SANATOGA PA – Last November (2013), as community volunteer Dee Gallion was being interviewed for a vacancy on the Pottsgrove Board of School Directors, she talked about creating a program that would offer free educational activities to children age 5 and younger from any family within the school district. Now, three months later, school board member Gallion says what is being called the “Falcon’s Nest Learning Co-op” is ready to fly.
Dee Gallion, as she attended last Tuesday’s (Jan. 28) Pottsgrove Board of School Directors’ meeting
Twice-weekly pre-schooler sessions were to have been launched with an orientation meeting this morning (Monday, Feb. 3), but Gallion reported that’s been canceled with the closing of district schools due to poor winter road conditions. Instead, the meeting is now set for Wednesday (Feb. 5) from 9:30-11 a.m. in the community room at the Rolling Hills Apartments, 2120 Buchert Rd.
Any parents of Pottsgrove youngsters not yet in school are welcome to attend … but they should be prepared to be active, Gallion added.
The program will not operate like a drop-off center; that’s not its intent, she noted. Parents must accompany their youngsters in each session. It lacks the funding, the personnel, and the appropriate authorizations to run otherwise.
“It is free of charge, but (parents) must be willing to stay and participate with your child,” Gallion has announced in status updates on Facebook forums and elsewhere. Parents “will be asked to take your turn helping with story time, craft time and group activities.” Falcon’s Nest, she explained, “is a grassroots program, not funded by the school district or any outside sources.”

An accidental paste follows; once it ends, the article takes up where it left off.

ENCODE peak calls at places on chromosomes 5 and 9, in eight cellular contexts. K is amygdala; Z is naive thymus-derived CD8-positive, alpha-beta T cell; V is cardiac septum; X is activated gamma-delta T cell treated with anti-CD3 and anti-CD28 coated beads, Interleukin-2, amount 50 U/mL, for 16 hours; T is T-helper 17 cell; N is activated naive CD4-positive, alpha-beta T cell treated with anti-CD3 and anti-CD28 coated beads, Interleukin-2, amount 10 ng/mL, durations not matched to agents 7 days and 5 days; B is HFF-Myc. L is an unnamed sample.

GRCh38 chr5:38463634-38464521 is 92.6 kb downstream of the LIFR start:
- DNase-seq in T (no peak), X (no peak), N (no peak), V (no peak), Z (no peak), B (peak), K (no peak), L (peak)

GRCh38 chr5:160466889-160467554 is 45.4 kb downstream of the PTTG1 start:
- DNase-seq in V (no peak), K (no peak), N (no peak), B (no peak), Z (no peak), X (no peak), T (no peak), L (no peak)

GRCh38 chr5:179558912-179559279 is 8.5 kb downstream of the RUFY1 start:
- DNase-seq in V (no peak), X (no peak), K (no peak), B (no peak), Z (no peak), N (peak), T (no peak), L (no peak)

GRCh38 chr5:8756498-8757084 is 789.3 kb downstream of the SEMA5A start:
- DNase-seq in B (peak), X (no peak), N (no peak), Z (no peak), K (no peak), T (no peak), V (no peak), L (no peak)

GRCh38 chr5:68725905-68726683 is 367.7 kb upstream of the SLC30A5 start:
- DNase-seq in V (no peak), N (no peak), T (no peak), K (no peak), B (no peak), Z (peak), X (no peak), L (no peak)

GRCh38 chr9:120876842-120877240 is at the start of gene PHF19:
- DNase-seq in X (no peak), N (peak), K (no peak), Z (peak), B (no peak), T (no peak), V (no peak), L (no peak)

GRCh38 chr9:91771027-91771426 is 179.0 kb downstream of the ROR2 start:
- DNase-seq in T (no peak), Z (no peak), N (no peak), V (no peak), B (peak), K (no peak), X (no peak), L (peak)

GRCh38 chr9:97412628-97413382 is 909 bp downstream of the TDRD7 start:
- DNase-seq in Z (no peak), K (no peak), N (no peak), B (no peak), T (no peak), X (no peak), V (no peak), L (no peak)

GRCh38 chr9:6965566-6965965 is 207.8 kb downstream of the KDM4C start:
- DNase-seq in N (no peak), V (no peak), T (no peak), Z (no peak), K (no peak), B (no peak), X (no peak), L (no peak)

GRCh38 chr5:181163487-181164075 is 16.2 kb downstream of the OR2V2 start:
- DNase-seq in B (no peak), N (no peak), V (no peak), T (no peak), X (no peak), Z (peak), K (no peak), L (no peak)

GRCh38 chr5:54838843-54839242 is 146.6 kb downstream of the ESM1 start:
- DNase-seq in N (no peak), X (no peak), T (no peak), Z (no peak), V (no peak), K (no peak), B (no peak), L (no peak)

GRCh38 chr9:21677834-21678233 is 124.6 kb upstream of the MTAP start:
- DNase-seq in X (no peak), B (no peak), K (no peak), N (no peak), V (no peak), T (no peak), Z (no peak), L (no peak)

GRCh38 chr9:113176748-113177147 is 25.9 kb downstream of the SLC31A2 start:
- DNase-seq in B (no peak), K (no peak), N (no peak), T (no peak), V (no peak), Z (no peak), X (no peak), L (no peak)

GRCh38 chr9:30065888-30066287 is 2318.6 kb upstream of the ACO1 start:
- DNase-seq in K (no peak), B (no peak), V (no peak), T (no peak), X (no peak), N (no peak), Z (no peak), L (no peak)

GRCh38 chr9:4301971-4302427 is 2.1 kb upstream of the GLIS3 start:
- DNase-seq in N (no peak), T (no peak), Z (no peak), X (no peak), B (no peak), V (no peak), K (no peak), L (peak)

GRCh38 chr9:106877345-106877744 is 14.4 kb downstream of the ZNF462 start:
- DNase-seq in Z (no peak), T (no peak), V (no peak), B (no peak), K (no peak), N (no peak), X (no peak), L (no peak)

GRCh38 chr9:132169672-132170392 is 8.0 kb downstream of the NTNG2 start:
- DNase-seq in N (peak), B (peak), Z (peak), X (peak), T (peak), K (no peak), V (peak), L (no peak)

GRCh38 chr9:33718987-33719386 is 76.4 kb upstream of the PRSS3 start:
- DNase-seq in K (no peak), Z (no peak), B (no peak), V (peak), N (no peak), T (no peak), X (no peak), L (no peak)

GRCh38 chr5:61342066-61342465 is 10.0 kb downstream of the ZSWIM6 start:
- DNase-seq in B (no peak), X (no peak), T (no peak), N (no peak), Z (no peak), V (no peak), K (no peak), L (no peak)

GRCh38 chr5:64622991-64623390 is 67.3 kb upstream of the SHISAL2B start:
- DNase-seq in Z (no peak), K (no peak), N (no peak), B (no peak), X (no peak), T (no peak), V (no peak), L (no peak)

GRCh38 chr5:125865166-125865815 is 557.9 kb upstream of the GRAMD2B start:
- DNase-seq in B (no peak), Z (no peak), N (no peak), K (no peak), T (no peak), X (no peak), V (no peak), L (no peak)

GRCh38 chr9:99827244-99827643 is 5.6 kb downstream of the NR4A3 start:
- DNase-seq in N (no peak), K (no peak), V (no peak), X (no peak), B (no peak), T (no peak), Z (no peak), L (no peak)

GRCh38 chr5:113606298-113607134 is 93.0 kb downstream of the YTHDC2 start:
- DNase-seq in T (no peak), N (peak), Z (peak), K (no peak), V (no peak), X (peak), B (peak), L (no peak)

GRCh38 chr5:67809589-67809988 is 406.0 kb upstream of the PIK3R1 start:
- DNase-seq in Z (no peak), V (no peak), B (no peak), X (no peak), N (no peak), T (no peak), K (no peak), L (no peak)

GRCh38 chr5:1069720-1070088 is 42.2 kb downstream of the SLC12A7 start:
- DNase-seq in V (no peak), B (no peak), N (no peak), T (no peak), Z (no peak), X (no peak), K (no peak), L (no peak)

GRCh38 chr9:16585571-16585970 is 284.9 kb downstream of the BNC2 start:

The curriculum is expected to cover letters, numbers, colors, character development, learning activities and cooperative play. Gallion, fellow organizer Jeni Alexander and other volunteers have received “much-appreciated guidance from our school principals and administrators,” she said, and the Rolling Hills administration – with which Gallion has worked before on other projects – donated space for the start-up.
The vision for Falcon’s Nest is bigger, though. Its founders want to “outgrow the community center and spread into homes, churches and other community spaces throughout the district,” according to Gallion.
There are hundreds of children across the district annually in the ages 2- or 3-to-5 bracket who would be suited for such a program, only a percentage of whom can attend commercially operated pre-school facilities for a fee. Branching out to other locations would make Falcon’s Nest more convenient and easily accessible to those who live in more distant neighborhoods.
That will take work, time and planning, Gallion indicated. For now, she and her colleagues will be happy to get a more limited Falcon’s Nest up and running, if only Mother Nature will cooperate.
District residents who no longer have a pre-schooler at home, or any children for that matter, can be part of Falcon’s Nest success too, Gallion said. The program is looking for mentors, host homes, additional meeting spaces, and donations of school supplies like scissors, glue sticks, and construction paper. Those interested in lending a hand can send an e-mail to Gallion here.